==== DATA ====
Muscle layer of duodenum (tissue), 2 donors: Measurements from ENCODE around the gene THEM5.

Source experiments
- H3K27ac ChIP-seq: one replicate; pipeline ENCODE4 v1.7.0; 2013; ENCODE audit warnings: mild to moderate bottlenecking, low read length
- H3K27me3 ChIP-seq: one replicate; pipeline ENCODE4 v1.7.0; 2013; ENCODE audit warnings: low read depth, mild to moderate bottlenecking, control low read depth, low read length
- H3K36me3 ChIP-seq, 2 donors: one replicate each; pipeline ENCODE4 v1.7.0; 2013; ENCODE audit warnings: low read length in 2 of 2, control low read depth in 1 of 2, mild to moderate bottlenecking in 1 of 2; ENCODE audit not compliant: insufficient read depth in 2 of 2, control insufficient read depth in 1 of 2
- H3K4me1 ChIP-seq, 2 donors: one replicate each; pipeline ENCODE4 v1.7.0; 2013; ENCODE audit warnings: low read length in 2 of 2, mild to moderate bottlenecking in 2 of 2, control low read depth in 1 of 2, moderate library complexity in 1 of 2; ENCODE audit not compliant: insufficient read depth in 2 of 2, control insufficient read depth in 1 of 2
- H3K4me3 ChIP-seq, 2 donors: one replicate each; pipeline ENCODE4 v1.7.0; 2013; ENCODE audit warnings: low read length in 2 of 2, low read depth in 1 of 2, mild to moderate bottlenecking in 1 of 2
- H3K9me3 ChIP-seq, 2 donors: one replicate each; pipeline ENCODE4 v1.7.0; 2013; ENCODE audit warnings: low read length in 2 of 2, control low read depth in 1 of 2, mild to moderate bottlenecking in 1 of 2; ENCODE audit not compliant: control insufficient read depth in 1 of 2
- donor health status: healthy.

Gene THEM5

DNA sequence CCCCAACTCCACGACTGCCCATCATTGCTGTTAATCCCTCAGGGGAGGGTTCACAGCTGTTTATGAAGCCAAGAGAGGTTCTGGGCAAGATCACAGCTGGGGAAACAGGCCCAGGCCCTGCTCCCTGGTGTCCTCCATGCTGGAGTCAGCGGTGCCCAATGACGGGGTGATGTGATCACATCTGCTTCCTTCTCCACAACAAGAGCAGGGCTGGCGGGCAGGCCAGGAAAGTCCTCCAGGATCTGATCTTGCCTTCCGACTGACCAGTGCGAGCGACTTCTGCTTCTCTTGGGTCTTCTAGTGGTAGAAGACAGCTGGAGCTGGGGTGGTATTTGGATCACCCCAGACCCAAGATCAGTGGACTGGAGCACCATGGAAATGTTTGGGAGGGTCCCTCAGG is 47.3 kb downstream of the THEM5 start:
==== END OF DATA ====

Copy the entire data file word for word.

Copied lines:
Muscle layer of duodenum (tissue), 2 donors: Measurements from ENCODE around the gene THEM5.

Source experiments
- H3K27ac ChIP-seq: one replicate; pipeline ENCODE4 v1.7.0; 2013; ENCODE audit warnings: mild to moderate bottlenecking, low read length
- H3K27me3 ChIP-seq: one replicate; pipeline ENCODE4 v1.7.0; 2013; ENCODE audit warnings: low read depth, mild to moderate bottlenecking, control low read depth, low read length
- H3K36me3 ChIP-seq, 2 donors: one replicate each; pipeline ENCODE4 v1.7.0; 2013; ENCODE audit warnings: low read length in 2 of 2, control low read depth in 1 of 2, mild to moderate bottlenecking in 1 of 2; ENCODE audit not compliant: insufficient read depth in 2 of 2, control insufficient read depth in 1 of 2
- H3K4me1 ChIP-seq, 2 donors: one replicate each; pipeline ENCODE4 v1.7.0; 2013; ENCODE audit warnings: low read length in 2 of 2, mild to moderate bottlenecking in 2 of 2, control low read depth in 1 of 2, moderate library complexity in 1 of 2; ENCODE audit not compliant: insufficient read depth in 2 of 2, control insufficient read depth in 1 of 2
- H3K4me3 ChIP-seq, 2 donors: one replicate each; pipeline ENCODE4 v1.7.0; 2013; ENCODE audit warnings: low read length in 2 of 2, low read depth in 1 of 2, mild to moderate bottlenecking in 1 of 2
- H3K9me3 ChIP-seq, 2 donors: one replicate each; pipeline ENCODE4 v1.7.0; 2013; ENCODE audit warnings: low read length in 2 of 2, control low read depth in 1 of 2, mild to moderate bottlenecking in 1 of 2; ENCODE audit not compliant: control insufficient read depth in 1 of 2
- donor health status: healthy.

Gene THEM5

DNA sequence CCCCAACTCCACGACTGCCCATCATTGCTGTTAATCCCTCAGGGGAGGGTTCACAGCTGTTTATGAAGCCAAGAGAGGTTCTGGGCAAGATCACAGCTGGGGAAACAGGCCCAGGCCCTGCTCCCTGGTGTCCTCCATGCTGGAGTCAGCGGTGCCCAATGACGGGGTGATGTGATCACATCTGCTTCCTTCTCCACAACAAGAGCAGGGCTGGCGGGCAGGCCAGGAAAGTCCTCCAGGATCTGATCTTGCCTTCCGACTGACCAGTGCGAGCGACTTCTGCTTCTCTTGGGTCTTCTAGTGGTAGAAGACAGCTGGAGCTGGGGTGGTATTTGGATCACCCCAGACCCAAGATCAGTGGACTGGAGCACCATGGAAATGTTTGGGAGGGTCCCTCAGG is 47.3 kb downstream of the THEM5 start: